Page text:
The Jewish Case Against Trump’s Budget From Hell

President Trump recently released his full budget proposal, which he titled “The Foundation for American Greatness.” It is an understatement to say that this budget comes nowhere close to living up to its grandiose title. In truth, it presents a dark vision for America, one at odds with all this country has stood for since its founding. A vision that encourages us to pass judgment on other Americans who struggle, deeming some “deserving” and others not.

America was founded on principles deeply rooted in many faith traditions, including Judaism. Over and over again, the Jewish textual tradition emphasizes the importance of creating a just society and caring for the most vulnerable among us. Understanding these values makes clear just how misguided this budget proposal is.

Take this text from Sifra, the legal commentary on Leviticus, for example:

Our ancestors understood that, in a just society, no one should be allowed to fall so far down that she cannot get back up. The ancient rabbis understood the obligation and the wisdom of helping others before their circumstances become too dire. They understood, as we do, the importance of a strong social safety net.

The president’s budget proposal would tear that net to shreds.

This budget proposal includes steep cuts to Medicaid — $610 billion on top of the $1.25 trillion in cuts that will occur if the American Health Care Act, which the nonpartisan Congressional Budget Office projects will leave 23 million Americans without health insurance, is enacted into law. It cuts programs that provide income assistance to poor seniors and people with disabilities. And it proposes an astonishing 25% cut to the Supplemental Nutrition Assistance Program, commonly known as food stamps.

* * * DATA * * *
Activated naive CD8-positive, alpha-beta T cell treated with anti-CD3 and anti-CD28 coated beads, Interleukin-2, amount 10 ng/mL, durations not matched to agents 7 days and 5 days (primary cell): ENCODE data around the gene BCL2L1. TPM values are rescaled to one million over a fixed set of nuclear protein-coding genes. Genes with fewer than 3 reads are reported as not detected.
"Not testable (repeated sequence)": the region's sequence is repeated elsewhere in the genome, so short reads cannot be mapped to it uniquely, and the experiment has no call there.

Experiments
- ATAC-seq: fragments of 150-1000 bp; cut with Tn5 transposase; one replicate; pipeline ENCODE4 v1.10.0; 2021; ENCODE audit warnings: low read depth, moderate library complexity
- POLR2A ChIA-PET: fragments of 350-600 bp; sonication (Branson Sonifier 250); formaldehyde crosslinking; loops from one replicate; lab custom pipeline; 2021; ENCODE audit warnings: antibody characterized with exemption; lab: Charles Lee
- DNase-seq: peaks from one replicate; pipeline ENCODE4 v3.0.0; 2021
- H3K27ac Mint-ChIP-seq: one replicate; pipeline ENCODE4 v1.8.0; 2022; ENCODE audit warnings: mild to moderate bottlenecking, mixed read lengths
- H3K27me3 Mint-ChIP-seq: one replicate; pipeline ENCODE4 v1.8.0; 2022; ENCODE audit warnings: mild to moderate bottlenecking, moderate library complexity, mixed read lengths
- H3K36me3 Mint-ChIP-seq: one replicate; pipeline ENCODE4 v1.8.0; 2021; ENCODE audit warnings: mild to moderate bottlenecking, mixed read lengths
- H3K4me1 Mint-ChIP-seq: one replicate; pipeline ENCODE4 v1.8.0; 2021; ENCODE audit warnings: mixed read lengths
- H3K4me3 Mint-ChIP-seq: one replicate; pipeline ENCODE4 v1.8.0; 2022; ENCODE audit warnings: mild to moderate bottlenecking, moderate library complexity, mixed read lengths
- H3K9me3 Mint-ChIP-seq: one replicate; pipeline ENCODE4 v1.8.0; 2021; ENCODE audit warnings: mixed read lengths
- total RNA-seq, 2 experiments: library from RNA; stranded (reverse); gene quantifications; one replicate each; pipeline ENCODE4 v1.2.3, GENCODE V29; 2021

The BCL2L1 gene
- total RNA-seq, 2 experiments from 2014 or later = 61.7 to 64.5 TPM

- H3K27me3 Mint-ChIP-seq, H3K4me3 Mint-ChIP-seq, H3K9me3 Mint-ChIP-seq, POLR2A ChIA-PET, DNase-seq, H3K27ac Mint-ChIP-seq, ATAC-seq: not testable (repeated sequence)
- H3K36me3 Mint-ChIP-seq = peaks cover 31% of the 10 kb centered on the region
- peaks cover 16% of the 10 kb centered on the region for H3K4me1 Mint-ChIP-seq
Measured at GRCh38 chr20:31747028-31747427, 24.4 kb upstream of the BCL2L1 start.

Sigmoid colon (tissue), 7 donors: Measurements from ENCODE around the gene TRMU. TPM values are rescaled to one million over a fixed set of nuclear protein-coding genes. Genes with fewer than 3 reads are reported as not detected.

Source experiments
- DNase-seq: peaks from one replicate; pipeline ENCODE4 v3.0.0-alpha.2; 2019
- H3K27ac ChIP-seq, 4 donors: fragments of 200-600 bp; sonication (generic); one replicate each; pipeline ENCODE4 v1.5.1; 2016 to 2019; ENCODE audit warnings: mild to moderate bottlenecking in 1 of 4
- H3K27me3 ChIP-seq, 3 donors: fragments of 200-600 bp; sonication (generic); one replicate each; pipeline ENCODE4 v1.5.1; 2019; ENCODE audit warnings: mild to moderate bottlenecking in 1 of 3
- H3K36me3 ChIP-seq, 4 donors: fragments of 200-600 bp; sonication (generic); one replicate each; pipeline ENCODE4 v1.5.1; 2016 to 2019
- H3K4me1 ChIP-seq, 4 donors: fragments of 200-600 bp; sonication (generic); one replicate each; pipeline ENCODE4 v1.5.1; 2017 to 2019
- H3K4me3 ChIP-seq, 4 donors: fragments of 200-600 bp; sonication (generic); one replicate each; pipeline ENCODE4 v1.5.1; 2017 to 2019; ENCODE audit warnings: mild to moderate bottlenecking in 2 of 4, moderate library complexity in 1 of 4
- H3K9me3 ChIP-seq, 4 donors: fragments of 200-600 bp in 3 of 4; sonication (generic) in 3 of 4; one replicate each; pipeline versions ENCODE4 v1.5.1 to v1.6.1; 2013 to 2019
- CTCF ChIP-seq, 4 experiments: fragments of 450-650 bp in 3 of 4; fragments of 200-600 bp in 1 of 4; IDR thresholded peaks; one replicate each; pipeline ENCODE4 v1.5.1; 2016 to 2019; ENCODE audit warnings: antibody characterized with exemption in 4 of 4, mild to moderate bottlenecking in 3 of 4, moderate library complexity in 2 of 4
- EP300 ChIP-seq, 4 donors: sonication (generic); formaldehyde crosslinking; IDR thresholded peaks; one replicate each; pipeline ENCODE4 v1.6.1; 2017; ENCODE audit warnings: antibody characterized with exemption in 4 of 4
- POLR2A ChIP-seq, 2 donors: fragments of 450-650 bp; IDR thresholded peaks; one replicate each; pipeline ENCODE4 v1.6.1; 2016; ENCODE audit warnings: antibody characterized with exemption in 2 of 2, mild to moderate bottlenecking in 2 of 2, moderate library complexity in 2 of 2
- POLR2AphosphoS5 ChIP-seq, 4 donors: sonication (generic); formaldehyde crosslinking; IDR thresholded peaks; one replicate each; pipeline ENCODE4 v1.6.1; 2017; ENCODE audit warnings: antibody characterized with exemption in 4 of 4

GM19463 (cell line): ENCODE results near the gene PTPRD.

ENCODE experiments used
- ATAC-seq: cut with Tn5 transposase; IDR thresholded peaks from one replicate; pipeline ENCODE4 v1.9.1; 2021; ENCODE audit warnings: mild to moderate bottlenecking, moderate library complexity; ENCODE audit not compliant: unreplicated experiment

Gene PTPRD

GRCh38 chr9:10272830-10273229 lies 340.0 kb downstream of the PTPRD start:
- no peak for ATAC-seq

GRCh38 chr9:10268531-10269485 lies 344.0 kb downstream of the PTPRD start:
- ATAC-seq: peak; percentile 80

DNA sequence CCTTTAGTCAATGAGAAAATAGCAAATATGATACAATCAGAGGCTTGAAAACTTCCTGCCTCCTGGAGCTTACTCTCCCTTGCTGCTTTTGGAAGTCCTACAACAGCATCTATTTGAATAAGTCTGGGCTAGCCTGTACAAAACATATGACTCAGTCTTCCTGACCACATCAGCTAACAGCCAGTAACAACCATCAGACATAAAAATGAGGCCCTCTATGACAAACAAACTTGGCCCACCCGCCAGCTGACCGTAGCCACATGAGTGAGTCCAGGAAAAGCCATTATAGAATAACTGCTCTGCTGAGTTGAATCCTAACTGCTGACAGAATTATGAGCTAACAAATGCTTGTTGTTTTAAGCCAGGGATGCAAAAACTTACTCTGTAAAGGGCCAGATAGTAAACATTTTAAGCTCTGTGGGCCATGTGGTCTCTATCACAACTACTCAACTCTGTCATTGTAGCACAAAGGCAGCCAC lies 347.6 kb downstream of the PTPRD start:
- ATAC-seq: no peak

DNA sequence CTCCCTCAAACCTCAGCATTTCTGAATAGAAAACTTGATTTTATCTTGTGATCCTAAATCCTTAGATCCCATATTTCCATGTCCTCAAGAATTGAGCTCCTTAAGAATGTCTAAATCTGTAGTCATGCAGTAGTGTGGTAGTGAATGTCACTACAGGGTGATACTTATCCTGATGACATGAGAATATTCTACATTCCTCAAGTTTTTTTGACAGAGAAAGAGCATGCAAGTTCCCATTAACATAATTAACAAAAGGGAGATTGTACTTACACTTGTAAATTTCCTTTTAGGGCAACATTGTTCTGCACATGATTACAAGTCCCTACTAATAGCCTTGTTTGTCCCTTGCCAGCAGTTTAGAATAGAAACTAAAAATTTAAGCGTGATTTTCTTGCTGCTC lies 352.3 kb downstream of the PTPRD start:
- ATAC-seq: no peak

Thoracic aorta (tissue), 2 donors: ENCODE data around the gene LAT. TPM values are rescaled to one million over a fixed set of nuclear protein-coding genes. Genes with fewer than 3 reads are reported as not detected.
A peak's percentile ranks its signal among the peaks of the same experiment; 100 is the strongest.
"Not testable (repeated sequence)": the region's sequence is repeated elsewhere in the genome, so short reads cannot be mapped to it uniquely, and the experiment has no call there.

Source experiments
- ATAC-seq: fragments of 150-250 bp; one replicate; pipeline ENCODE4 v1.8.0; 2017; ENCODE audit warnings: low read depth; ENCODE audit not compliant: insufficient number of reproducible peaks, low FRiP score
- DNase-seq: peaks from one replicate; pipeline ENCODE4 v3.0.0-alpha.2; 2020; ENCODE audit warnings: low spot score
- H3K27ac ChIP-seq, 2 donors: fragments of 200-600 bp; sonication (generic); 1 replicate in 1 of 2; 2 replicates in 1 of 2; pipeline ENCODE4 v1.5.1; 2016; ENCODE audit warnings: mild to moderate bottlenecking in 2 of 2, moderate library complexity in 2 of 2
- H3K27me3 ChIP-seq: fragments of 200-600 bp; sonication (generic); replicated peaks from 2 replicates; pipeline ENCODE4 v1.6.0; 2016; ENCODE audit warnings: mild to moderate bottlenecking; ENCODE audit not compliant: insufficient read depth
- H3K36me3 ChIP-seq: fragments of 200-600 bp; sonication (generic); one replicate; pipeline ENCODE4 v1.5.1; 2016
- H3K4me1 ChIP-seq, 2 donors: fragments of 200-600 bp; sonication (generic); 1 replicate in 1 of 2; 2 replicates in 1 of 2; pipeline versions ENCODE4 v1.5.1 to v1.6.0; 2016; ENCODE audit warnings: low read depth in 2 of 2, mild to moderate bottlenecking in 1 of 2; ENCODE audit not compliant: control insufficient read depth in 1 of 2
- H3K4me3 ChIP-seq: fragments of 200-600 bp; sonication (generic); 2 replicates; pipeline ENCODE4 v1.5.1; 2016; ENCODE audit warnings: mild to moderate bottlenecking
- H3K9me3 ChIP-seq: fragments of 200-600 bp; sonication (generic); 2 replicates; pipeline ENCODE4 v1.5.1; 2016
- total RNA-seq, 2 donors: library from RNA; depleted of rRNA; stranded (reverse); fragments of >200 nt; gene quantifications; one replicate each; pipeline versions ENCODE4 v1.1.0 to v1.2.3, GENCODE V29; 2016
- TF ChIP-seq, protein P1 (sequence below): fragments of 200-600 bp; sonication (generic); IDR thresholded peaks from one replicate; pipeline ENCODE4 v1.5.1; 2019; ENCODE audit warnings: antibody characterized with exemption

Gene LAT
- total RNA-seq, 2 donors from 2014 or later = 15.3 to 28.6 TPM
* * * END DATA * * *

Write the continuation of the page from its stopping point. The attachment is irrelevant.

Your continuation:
These are massive cuts to vital programs that help keep tens of millions of low-income Americans afloat. It was easy to anticipate from the president’s previous rhetoric and executive orders that he was likely to undermine safety net programs for poor Americans. But cuts of this magnitude will doom tens of millions of people to suffer devastating consequences.

As the leader of an organization that fights hunger, I know 42.2 million Americans rely on SNAP to put food on the table each day. That’s about one-in-seven of our neighbors — an astounding number of people who simply cannot feed themselves or their families on their own. We can likely all agree that our nation would be stronger if fewer people needed this help. Throwing people off SNAP, which is what cuts like these will do, may reduce the program’s rolls, but at what cost? Literally millions of Americans will suddenly be left with nothing to eat.

These are people who already must make impossible choices between life’s necessities: food, medicine and rent. They are children, seniors, people in rural communities, people with disabilities and veterans. They are individuals and families who are already struggling tooth and nail not to fall off the wall.

Though ultimately Congress and not the president must pass the federal budget, this administration’s priorities seem to be laser-focused on making life infinitely harder for people who can least afford to make any sacrifices.

As Jews, we are guided by the principles and values set forth in the Torah and our sacred texts. If we are to abide by these teachings, then we must embrace our responsibility to prevent the poor and vulnerable among us from falling. For once they fall, it will be much harder, if not impossible, for us to lift them back up.

Abby J. Leibman is the president and CEO of MAZON: A Jewish Response to Hunger, a national advocacy organization working to end hunger among people of all faiths and backgrounds in the United States and Israel.

The views and opinions expressed in this article are the author’s own and do not necessarily reflect those of the Forward.
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The Jewish Case Against Trump’s Budget From Hell

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